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Several plastics packaging companies in Europe have started announcing a hike in their packaging prices due to limited supplies and high polymer costs following a string of force majeure declarations in the area.

Linpac Group, having 18 plants all around the world, with its global headquarters in Featherstone, England, is the latest company to join the league and declare a price rise. In a statement released on June 11, the company said it has no other way but to raise its flexible and rigid packaging prices due to the recent instability in its raw material supply chain, which has caused a sharp rise in its production expenses.

Bart Stubbe, Linpac’s Vice President of Purchasing, said that across the European petrochemical industry, unprecedented production concerns have been reported since March. This, he said, has caused constricted polymer supply. Coupled with rising demand, this has triggered a sharp price increase for both polymers and monomers, making price increases inevitable.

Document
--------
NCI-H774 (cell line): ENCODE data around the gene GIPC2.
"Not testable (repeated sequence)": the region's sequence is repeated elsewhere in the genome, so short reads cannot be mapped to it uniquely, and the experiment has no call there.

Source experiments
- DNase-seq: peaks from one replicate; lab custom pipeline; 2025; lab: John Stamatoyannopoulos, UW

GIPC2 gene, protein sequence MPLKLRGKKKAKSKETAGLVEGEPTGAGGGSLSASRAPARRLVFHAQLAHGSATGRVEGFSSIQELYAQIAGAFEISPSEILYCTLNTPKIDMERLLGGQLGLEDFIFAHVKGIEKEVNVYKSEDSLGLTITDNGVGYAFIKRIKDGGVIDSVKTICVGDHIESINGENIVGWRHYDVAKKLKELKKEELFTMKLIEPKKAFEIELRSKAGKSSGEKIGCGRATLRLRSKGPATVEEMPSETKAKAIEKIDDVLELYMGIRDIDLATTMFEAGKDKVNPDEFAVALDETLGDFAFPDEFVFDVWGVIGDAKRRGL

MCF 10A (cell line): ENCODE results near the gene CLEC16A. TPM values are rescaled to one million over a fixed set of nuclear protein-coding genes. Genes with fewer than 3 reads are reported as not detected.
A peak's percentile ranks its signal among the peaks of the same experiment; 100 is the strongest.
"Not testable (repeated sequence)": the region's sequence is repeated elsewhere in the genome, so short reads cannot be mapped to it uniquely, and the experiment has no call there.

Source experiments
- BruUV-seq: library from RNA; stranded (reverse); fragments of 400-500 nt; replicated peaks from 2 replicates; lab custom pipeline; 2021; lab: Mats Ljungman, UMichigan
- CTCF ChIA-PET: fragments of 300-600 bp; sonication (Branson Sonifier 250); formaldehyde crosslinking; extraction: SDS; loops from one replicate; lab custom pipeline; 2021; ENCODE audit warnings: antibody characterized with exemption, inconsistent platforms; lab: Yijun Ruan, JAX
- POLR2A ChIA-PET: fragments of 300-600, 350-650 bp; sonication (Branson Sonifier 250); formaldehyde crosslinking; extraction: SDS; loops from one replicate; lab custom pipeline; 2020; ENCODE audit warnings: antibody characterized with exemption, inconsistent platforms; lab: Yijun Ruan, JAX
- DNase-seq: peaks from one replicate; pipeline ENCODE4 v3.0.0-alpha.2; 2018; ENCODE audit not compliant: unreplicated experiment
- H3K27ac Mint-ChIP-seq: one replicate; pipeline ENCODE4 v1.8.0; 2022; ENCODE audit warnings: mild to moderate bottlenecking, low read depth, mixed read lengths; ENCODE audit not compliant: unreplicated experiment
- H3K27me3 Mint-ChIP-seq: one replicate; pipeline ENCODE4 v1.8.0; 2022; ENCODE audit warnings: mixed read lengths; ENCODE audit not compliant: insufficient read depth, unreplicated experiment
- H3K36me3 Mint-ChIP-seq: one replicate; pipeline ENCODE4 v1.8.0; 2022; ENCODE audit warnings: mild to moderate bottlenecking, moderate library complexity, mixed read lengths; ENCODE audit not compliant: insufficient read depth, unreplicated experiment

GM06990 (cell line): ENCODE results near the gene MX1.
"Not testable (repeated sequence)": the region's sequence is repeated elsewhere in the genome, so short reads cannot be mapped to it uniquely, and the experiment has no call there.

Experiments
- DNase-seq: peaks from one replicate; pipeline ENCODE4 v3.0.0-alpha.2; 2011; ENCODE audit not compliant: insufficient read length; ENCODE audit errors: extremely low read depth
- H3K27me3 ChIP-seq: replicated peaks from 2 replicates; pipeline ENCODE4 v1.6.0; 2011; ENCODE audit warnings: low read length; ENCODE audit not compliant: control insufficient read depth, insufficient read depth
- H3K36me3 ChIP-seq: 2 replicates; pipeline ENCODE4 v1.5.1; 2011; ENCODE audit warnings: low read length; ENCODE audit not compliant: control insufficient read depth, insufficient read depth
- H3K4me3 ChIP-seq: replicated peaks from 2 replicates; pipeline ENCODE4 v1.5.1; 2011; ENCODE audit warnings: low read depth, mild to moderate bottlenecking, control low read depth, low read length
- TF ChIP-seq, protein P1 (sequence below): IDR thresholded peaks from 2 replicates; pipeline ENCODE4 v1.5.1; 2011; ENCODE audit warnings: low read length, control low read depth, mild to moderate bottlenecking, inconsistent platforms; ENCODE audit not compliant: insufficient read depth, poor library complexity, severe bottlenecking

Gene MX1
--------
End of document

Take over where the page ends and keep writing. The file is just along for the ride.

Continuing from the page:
Packaging Prices Rise in Other Regions

Linpac isn’t alone in making such announcements. Earlier in May, Polifilm GmbH based in Germany’s Wermelskirchen, which is the world’s largest suppliers of films for medical devices, pharmaceutical, electronics, food and general packaging, took a similar route.

It blamed packaging price rises of its products on force majeure declarations by polymer producers. The company has already implemented its increased prices on new orders effective from May 1.

Jörg Wingefeld – Technical Films’ Division Manager at Polifilm, said that these force majeure declarations not only triggered an unparalleled increase in raw material prices but also lead to a supply blockage, which affected the company’s customers directly.

Thus, a price hike was the only way out to ensure adequate supply of raw materials to meet rising demands.

Based in Germany’s Montabaur, the famous Klöckner Pentaplast Group also announced increased packaging prices effective from June 1 due to difficulty in acquiring materials in Western Europe.

Though the company took some efficiency improvements to cut down its cost, it was unable to match steep price hikes affecting PET, PVC, polyethylene and polystyrene. Klöckner Pentaplast Group’s Senior Vice President’s written statement resonated the same sentiment where he told the company’s efficiency efforts were just able to partly close the gaps of the cost increase development.

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